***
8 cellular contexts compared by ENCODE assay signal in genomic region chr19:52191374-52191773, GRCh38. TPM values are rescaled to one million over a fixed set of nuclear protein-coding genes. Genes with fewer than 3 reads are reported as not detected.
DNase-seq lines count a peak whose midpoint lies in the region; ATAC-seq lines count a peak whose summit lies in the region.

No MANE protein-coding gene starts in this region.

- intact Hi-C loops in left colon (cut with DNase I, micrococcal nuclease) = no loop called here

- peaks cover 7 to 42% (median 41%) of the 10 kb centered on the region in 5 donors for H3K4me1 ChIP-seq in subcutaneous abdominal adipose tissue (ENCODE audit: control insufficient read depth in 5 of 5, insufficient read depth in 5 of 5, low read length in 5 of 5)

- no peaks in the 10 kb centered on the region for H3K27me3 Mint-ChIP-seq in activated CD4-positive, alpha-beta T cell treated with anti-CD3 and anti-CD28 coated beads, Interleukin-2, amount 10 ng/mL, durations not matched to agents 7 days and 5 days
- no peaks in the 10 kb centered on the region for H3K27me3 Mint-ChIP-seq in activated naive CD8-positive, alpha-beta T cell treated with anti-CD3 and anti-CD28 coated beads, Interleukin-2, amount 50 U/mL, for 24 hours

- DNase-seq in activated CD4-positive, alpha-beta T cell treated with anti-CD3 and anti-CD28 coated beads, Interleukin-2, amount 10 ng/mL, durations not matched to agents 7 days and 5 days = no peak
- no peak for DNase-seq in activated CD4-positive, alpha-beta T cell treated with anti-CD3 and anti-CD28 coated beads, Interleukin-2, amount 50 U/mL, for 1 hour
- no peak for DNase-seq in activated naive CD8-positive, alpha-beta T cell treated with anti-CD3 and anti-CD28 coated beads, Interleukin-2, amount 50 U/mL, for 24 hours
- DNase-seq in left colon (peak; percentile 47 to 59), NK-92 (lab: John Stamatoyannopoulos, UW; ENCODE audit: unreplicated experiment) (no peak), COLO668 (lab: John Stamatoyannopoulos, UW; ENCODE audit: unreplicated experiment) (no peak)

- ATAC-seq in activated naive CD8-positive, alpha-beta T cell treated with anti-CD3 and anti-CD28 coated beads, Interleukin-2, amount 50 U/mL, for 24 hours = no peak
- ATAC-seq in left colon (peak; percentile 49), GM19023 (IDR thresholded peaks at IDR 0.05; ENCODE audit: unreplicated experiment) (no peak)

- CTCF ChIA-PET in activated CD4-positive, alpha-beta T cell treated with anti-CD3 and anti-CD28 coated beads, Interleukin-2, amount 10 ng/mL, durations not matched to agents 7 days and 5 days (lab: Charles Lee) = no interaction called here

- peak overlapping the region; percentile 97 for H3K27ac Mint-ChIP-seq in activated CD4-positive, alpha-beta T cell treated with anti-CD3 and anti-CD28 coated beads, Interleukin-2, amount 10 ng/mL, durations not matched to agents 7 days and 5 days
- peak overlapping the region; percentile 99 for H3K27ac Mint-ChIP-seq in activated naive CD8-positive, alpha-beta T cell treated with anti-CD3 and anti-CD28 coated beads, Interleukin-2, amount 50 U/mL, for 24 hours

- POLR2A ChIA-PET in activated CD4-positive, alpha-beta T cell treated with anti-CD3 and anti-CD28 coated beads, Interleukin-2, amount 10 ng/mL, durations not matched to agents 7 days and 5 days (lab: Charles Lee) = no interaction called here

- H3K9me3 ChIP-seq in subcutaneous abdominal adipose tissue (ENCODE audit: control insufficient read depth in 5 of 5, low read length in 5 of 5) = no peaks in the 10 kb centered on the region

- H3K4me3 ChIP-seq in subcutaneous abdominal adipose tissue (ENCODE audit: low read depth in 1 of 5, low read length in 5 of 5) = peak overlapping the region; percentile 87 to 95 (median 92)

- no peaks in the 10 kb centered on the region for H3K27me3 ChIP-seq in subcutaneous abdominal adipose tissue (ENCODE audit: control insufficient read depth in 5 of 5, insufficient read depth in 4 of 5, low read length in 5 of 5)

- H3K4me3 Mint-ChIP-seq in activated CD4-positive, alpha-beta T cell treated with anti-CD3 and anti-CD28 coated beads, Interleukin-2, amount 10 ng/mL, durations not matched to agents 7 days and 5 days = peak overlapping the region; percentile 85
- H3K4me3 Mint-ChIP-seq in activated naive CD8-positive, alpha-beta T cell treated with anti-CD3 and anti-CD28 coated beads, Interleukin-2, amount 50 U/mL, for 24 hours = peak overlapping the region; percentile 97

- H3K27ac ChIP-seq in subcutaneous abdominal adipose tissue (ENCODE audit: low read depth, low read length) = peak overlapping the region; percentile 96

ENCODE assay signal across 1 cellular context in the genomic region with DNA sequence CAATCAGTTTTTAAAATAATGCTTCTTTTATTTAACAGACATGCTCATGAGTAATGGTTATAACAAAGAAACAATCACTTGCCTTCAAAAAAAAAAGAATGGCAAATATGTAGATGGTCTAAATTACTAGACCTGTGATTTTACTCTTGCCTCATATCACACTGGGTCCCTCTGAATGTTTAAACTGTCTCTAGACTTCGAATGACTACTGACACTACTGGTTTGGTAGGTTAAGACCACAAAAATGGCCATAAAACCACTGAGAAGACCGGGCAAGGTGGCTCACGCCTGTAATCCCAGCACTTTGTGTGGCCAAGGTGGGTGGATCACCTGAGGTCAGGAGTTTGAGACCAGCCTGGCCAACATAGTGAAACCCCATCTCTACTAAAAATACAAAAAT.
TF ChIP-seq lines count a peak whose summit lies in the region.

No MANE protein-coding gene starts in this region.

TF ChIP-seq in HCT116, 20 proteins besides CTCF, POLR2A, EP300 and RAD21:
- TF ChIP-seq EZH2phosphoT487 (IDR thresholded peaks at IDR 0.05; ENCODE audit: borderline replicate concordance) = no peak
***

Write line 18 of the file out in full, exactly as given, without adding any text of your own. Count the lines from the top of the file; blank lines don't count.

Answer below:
- H3K9me3 ChIP-seq in subcutaneous abdominal adipose tissue (ENCODE audit: control insufficient read depth in 5 of 5, low read length in 5 of 5) = no peaks in the 10 kb centered on the region